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The National Government’s decision to not restrict cheap international carbon credits to secure the vote of ACT leader John Banks has enormous implications for the forestry sector, Labour’s Climate Change spokesperson Moana Mackey says.
“Measures being introduced in the Climate Change Response (Emissions Trading and Other Matters) Amendment Bill will further shrink the market for foresters carbon credits. The Government is halving what emitters have to pay by extending the two for one subsidy indefinitely, and agriculture is being removed from the scheme altogether.
“Added to this the low price of carbon in New Zealand, currently less than $5, means that there is little incentive to plant new trees and an increased incentive to deforest and exit the scheme altogether. Submitter after submitter has been telling the Finance and Expenditure Select Committee that unless changes are made the consequences for carbon forestry in New Zealand will be catastrophic.
“Back in April Tim Groser acknowledged these concerns in a speech to the Climate Change Iwi Leaders Group when he promised action in line with Europe and Australia, both of whom have moved to restrict or ban cheap international carbon credits.
“Unfortunately when the changes to the ETS were announced Mr Groser had backed down on restricting international units, apparently in order to secure the vote of ACT leader John Banks who hailed the decision as ‘ACT scores an ETS win for business’.
“In that same press release Mr Banks claimed: “While the government set price for New Zealand units remains at $25, bidding on equivalent units on the European market indicates a price of approximately one quarter of that. ACT wrote to Minister Groser, explaining that such a restriction on imported units would mean that no matter how low the price of carbon credits fell in other countries, New Zealanders would have to pay the NZU price, currently set at $25.”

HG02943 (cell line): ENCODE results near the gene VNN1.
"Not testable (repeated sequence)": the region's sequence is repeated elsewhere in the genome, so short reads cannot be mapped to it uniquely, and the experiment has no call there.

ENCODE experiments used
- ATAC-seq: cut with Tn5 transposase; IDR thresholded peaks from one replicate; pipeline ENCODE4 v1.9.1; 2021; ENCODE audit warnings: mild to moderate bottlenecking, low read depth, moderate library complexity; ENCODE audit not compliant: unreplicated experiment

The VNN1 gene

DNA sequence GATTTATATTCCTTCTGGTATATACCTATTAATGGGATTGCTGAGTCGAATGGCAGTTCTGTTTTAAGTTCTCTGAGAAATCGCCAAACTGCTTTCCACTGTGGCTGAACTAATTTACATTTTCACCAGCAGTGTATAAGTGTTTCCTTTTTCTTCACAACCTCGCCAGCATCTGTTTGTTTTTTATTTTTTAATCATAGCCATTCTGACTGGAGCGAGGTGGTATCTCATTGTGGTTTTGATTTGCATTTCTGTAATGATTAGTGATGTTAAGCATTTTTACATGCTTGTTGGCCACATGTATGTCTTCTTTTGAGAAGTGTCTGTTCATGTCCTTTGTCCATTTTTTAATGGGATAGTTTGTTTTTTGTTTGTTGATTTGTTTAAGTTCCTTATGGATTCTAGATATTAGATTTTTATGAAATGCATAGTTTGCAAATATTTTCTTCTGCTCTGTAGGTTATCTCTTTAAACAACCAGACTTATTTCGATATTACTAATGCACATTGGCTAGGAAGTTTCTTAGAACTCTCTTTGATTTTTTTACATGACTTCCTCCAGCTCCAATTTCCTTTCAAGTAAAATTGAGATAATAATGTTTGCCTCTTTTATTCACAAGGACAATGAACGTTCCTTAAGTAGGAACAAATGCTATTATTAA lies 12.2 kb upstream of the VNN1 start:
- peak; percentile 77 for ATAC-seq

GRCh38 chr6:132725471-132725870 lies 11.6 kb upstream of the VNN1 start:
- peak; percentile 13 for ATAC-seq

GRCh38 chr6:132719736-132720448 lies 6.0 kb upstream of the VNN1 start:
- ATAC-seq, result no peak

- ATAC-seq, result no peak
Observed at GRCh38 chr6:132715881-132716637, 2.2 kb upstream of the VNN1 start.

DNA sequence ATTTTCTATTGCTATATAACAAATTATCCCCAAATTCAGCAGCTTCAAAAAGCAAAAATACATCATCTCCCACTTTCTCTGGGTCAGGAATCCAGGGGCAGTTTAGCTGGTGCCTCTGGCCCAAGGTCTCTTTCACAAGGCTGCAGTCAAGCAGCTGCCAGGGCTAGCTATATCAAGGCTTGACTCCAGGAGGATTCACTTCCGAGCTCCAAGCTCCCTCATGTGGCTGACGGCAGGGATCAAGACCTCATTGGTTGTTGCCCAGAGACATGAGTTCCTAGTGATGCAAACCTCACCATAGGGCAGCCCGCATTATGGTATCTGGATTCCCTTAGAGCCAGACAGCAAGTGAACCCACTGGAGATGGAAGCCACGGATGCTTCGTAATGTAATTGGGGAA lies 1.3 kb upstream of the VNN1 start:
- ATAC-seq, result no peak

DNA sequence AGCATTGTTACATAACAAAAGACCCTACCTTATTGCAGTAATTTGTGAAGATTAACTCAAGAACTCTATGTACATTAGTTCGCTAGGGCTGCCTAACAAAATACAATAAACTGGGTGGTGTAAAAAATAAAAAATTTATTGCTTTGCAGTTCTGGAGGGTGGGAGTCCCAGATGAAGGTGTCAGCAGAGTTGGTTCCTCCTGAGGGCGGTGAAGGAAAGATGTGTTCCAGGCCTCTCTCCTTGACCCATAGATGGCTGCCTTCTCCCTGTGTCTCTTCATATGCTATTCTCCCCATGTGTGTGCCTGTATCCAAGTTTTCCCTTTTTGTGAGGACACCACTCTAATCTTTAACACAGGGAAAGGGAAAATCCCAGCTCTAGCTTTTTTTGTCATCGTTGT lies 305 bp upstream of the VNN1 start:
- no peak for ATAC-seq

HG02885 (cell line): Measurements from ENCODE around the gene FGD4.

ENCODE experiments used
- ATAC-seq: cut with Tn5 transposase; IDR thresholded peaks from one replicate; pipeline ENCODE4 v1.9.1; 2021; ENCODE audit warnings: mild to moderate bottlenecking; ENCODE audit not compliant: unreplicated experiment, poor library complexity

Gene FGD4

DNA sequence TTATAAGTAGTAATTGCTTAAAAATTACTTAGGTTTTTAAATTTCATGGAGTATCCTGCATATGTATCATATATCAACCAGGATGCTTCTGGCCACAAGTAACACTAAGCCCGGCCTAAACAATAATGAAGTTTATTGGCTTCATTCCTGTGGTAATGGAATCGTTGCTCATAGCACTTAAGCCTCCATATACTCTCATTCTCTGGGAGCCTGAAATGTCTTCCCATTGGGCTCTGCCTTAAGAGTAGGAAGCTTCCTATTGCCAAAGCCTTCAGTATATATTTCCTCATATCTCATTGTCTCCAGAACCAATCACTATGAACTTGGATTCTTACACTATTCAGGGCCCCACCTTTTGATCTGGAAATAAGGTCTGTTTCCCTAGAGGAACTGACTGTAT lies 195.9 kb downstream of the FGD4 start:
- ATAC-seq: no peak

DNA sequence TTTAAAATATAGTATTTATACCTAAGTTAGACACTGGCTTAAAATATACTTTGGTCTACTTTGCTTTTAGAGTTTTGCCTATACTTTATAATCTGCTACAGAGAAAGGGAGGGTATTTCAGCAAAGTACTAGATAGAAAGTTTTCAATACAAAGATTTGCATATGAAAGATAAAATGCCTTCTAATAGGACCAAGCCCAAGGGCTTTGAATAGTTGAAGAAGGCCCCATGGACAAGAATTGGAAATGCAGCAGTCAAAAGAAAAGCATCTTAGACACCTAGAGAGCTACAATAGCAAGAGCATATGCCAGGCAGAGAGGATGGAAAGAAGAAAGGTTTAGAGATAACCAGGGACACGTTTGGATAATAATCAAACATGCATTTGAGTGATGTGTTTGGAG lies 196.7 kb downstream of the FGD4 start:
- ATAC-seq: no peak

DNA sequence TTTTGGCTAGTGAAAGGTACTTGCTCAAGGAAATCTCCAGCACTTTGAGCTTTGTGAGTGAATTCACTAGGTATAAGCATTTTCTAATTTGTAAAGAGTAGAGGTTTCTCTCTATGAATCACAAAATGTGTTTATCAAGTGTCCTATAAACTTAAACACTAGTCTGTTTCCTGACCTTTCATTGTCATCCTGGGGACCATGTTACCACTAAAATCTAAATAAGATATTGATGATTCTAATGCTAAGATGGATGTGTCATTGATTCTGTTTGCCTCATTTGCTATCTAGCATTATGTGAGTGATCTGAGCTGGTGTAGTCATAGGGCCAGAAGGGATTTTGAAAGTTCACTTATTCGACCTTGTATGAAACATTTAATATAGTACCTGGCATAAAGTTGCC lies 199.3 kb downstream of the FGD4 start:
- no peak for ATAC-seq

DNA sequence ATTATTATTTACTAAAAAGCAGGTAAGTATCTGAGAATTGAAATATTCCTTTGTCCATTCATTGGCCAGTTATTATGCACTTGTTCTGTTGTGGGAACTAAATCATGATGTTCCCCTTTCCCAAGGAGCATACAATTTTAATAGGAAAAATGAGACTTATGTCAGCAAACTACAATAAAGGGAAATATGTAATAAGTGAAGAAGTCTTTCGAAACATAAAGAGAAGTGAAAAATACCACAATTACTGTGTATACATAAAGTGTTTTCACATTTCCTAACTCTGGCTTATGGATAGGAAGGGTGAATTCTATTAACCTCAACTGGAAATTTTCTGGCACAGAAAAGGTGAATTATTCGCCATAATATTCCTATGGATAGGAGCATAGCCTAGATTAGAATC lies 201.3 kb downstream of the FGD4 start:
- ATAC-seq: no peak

“Given there is no Government fixed price on NZUs of $25, and that carbon is currently trading at less than $5 in New Zealand compared to $11 in Europe, it is extraordinary that Mr Groser agreed to such an unreasonable and damaging demand.
“Whilst the Minister has broad regulation making powers under the existing law that could conceivably be used to limit the importation of units, the deal struck with Mr Banks makes it clear the Government has no intention of doing so and the message that sends to the forestry sector is that they might as well shut up shop.
“If National is serious about achieving its goal of a 50 per cent reduction in emissions by 2050 then it must make changes to the bill currently before select committee to restrict the importation of cheap international units into our ETS,” said Moana Mackey.